Category: Leadership

  • The X.org Foundation is a non-profit governance entity charged with overseeing core components of the open source graphics community. X.org had been structured as a legal (non-profit) corporate entity registered in the state of Delaware for some years, which provided tax deduction on donations and other such benefits. Unfortunately, being a non-profit is not cheap and entails various administrative tasks – filing annual reports, maintaining a bank account, dealing with donations and expenses, and so on – so the overhead of being an independent non-profit was deemed not worth the benefits, and in 2016 the members voted to join Software in the Public Interest (SPI). Joining SPI made a lot of sense; primarily, it would relieve X.org of administrative burdens while preserving the benefits of non-profit status. The costs of being in SPI are offset by the savings of not having to pay the various fees required to upkeep the […]

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  • July 13, 2017 - Thibault Saunier

    GStreamer to Gain the First RTSP 2.0 Implementation!

    Real Time Stream Protocol 2.0 The RTSP 2.0 was proposed in December 2016 to replace the 1.0 version of the standard; this new version is not backward compatible with the previous one. RTSP 1.0 is almost 20 years old, and it’s done a good job at defining a standard protocol for real time media streaming signaling, but it has not evolved much since then and had some issues that were worth fixing. The new version of this standard aims to resolve inconsistencies, clean up the RFC, add missing definitions, and restructure the document to reach better interoperability between implementers. RTSP 2.0 also comes with a bunch of new features (such as pipelined setup request, to avoid round trip time on initialization) and removes some features that were considered not useful enough (such as the RECORD command). GStreamer’s RSTP 2.0 Implementation At Samsung, we decided it was the right time to […]

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  • June 13, 2017 - Ben Lloyd Pearson

    The Business Value of Open Source Software

    This article is part of the comprehensive guide to open source for business. The previous article in this series covered the technical reasons for why OSS is often better than proprietary software. This article will explore how OSS can benefit a business from a non-technical perspective. Open Source Development Reduces Costs One of the major reasons more companies are adopting OSS is because it is a very effective way to reduce development costs. The two primary ways open source reduces development costs is by simplifying software licensing and increasing development speed. Simplifies Licensing Initially, the most obvious place OSS reduces costs is through the complete lack of licensing costs. Proprietary software typically includes initial licensing costs and ongoing maintenance contracts that can be a significant portion of the initial costs; these are often unavoidable. OSS licenses grant free use, modification, and distribution rights to everyone, meaning there is no initial […]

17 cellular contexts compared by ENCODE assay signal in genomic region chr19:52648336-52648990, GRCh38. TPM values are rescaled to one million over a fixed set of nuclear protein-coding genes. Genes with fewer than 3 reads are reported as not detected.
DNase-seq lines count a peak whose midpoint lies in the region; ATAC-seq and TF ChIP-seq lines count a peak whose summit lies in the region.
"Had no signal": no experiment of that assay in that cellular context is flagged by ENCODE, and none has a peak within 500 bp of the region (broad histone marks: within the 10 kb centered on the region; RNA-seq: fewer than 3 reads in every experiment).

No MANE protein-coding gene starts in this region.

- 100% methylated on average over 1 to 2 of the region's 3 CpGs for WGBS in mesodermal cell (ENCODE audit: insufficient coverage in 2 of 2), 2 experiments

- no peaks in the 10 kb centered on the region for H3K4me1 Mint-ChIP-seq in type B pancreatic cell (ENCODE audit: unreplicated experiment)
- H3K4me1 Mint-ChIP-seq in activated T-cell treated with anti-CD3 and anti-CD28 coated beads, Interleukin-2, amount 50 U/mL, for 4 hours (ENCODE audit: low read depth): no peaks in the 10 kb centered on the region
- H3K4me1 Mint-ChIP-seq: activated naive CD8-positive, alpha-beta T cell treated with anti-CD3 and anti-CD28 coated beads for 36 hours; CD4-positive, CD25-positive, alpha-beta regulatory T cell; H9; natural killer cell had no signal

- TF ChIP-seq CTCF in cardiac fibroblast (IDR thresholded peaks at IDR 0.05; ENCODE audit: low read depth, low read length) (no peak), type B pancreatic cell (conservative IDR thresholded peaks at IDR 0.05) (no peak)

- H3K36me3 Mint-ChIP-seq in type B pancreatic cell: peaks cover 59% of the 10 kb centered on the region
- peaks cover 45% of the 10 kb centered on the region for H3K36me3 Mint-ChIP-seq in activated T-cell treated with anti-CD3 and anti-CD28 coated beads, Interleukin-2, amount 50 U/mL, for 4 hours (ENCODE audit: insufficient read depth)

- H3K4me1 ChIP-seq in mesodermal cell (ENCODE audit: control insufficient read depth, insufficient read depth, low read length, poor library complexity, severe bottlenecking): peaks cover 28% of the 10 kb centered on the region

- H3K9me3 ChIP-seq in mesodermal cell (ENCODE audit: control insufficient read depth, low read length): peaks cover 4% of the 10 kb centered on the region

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  • The Tizen Developer Conference (TDC) is just around the corner; it will be held May 16 – 17 at the Hilton Union Square Hotel in San Francisco, CA. Our team contributes a ton of code to some of the critical open source software that makes up Tizen, so of course we’ll be spending some time there to network with app developers and device makers who work with Tizen. What’s Happening with Tizen? There has been quite a few exciting developments for Tizen over the last year; for starters Samsung joined forces with Microsoft to bring .NET to Tizen, allowing developers to build applications for Tizen using C# and Visual Studio. Additionally, Tizen has continued to show up on a growing number of consumer devices including the Gear S3, Z2,  Gear 360, AR9500M air conditioner, POWERbot VR7000, multiple smart TV’s, and more. Finally, Tizen RT was released last year, making it […]

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  • April 10, 2017 - Ben Lloyd Pearson

    What Does the Samsung OSG Do?

    In case you haven’t heard the news, we’re currently on a quest to hire a new Linux Kernel engineer, so we thought this would be a good time to explain what our team does for Samsung. Samsung relies on open source software for the vast majority of products and services the company produces and as a result, it has become an imperative for the company to have a team dedicated to improving and leveraging open source software. Essentially, the OSG has two primary purposes. The first is to provide open source leadership within Samsung by helping other divisions in the company understand how to participate in and benefit from open source development. The second is to serve as Samsung’s representatives in the wider open source community. The mandate of this team is to focus on enhancing key open source projects and technologies via active contributions to them, and to be […]

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  • March 27, 2017 - Ben Lloyd Pearson